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Cambridge Centre for Teaching and Learning


The University's Access and Participation Plan: Participatory Action Research (APP PAR) Project was launched at the beginning of the 2019-20 academic year in response to the Office for Students' focus on attainment gaps. This project, involving CCTL and 18 student co-researchers, aims to explore specific barriers and practices that impact the educational experience and attainment of black British students and disabled students with mental health conditions, the two groups with the widest attainment gaps at Cambridge.

Over the next few editions of the newsletter we will be hearing directly from the students on the projects they conceived and the research they carred out. This month Emma and Emrys are discussing their project on Content Notes.


Supporting student learning with Content Notes

We joined a team of student and staff co-researchers to undertake participatory action research for the University Access and Participation Plan. The goal of the overall APP PAR Project was to understand and begin to resolve disparities in the educational experiences of specific groups, and explore factors influencing 'attainment' or 'equity' gaps (factors can range from social to structural, and present barriers to specific groups).

The APP PAR Project co-researchers worked collaboratively to identify reasons for the attainment gaps and to develop small-group research projects for further investigation. We decided to focus on Content Notes: a form of warning about the discussion of certain material in written or verbal content, particularly useful to warn individuals with mental health conditions such as post-traumatic stress disorder (PTSD) about material relating to themes of trauma.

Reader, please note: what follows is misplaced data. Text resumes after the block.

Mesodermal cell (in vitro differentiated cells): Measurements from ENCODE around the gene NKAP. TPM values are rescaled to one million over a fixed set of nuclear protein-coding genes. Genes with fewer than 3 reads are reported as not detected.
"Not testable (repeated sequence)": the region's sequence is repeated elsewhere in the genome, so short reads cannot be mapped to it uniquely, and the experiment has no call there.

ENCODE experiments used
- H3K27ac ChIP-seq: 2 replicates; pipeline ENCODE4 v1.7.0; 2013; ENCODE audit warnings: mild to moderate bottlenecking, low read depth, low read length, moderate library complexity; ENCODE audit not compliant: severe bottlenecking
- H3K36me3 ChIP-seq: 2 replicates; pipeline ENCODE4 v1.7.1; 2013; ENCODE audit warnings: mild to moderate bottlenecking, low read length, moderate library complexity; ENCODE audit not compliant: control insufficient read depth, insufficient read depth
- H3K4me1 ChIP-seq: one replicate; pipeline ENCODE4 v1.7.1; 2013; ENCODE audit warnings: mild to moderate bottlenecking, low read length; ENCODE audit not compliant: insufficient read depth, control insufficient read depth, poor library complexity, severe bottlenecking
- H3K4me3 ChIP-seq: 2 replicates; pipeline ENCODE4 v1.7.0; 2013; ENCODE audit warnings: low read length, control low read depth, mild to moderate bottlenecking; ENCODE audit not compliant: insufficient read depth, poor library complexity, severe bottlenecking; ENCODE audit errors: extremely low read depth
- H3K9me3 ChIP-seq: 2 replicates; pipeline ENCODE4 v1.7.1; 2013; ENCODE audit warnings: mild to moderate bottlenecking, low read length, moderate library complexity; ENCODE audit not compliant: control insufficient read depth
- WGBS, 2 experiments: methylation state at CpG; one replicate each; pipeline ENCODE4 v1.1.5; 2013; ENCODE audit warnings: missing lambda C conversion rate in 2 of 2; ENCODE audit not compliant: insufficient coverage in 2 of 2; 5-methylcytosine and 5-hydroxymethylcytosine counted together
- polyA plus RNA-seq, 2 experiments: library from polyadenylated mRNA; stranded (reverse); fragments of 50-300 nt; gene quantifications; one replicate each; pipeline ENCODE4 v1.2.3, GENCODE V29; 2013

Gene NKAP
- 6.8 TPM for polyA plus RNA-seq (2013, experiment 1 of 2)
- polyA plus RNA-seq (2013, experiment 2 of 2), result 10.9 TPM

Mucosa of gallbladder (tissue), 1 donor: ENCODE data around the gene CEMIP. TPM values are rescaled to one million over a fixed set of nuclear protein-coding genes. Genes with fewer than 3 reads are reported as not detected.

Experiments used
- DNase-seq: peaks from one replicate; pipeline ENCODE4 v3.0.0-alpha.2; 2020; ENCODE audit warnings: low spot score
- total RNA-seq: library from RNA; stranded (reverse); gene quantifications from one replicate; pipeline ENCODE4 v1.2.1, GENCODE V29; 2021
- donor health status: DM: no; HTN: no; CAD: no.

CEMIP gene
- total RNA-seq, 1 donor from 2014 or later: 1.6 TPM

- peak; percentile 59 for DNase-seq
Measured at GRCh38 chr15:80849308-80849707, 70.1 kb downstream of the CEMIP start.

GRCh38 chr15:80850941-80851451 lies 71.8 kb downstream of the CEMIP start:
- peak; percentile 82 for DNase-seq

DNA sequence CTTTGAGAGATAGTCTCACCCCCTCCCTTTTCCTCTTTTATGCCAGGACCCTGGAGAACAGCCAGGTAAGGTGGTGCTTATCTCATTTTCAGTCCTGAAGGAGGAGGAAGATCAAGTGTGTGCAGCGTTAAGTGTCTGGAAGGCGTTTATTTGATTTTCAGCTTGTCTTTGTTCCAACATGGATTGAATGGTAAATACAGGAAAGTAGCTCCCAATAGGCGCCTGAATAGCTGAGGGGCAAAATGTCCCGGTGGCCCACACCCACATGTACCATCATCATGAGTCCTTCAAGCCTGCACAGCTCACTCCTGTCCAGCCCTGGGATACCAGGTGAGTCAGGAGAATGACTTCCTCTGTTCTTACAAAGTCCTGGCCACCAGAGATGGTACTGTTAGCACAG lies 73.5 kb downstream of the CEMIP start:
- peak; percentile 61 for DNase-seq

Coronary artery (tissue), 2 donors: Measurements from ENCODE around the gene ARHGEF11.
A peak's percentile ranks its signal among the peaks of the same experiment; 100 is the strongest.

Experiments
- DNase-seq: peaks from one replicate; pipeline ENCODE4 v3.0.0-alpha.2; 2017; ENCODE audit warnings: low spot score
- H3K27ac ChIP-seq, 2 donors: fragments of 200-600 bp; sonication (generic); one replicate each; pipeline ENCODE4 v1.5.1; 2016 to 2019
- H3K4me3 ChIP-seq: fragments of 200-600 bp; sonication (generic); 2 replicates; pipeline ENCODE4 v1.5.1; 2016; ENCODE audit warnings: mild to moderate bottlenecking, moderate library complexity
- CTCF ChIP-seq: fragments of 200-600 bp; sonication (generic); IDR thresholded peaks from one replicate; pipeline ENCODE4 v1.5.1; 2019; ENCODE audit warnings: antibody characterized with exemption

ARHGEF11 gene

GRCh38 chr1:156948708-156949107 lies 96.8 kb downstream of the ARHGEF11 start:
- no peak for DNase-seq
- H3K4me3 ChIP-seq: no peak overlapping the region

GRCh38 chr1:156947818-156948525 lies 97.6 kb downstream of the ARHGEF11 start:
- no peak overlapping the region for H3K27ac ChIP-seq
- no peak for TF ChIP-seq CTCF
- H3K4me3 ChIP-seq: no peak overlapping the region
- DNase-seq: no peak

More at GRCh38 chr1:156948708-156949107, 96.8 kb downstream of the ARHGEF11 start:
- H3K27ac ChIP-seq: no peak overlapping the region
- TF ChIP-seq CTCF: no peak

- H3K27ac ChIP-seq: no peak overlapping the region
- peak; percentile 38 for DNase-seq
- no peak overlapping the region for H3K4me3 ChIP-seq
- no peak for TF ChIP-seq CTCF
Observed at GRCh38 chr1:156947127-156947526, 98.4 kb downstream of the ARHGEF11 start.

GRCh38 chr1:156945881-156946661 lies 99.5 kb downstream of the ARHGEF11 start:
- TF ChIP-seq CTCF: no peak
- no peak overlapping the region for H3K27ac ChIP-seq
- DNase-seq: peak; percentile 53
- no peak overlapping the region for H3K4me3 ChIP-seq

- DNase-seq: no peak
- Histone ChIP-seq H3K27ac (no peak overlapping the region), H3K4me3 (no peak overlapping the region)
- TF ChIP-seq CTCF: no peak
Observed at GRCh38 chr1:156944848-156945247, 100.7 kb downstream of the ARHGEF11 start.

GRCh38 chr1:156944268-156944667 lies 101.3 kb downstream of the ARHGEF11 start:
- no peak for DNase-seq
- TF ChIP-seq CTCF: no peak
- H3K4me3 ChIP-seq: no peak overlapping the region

Content Notes are a subject of lively scholarly debate: critics such as Lukianoff & Haidt, and Jack Halberstam, assert that those who ask for Content Notes are "spoiled, overparented and overly invested in their own trauma" (Halberstam, 2017).

These views are strongly challenged by other researchers in the field. For example, Angela Carter argues that much of the confusion regarding Content Notes relates to their perceived function, and that they are in fact useful tools to prevent individuals from "mentally and physically re-experienc[ing] a past trauma" (2019). Sofia Fenner argues similarly that critics of Content Notes "fail to recognize the distinct features of posttraumatic stress as a form of mental illness" (2018). She also presents the important point that rather than encouraging academic disengagement, Content Notes enable students with PTSD to get "as close to valuable material as they can" (2018).

Slide from the Content Notes project presentation, showing 50% usage of Content Notes by staff respondents. Student respondents indicated whether sensitive material was Content Noted in their course: 5 out of 47 said always, 8 said often, 13 said sometimes, 10 said rarely, and 11 said never.
A slide from the Content Notes project presentation, showing reported Content Note usage by both staff and student respondents

In the context of the University of Cambridge, despite published CUSU guidance on Content Notes, advising how they may be used in practice as a reasonable adjustment for disabled students under the Equality Act, Content Note provision seems inconsistent in practice. We therefore decided to conduct research to answer the following questions:

  1. To what extent were existing guidelines being followed by academic / teaching staff?
  2. What was the effect on students' wellbeing and ability to engage with academic material, where Content Notes were or were not being used?
  3. What barriers were preventing consistent practice regarding Content Notes?



To answer these questions we used three routes of data collection:

  1. Survey for disabled students
    This was distributed by the DRC and asked students whether they had experienced use of Content Notes in their course, whether such provision did or would have benefited them or not, and whether they agreed with the use of Content Notes at the University.

  2. In-depth email interviews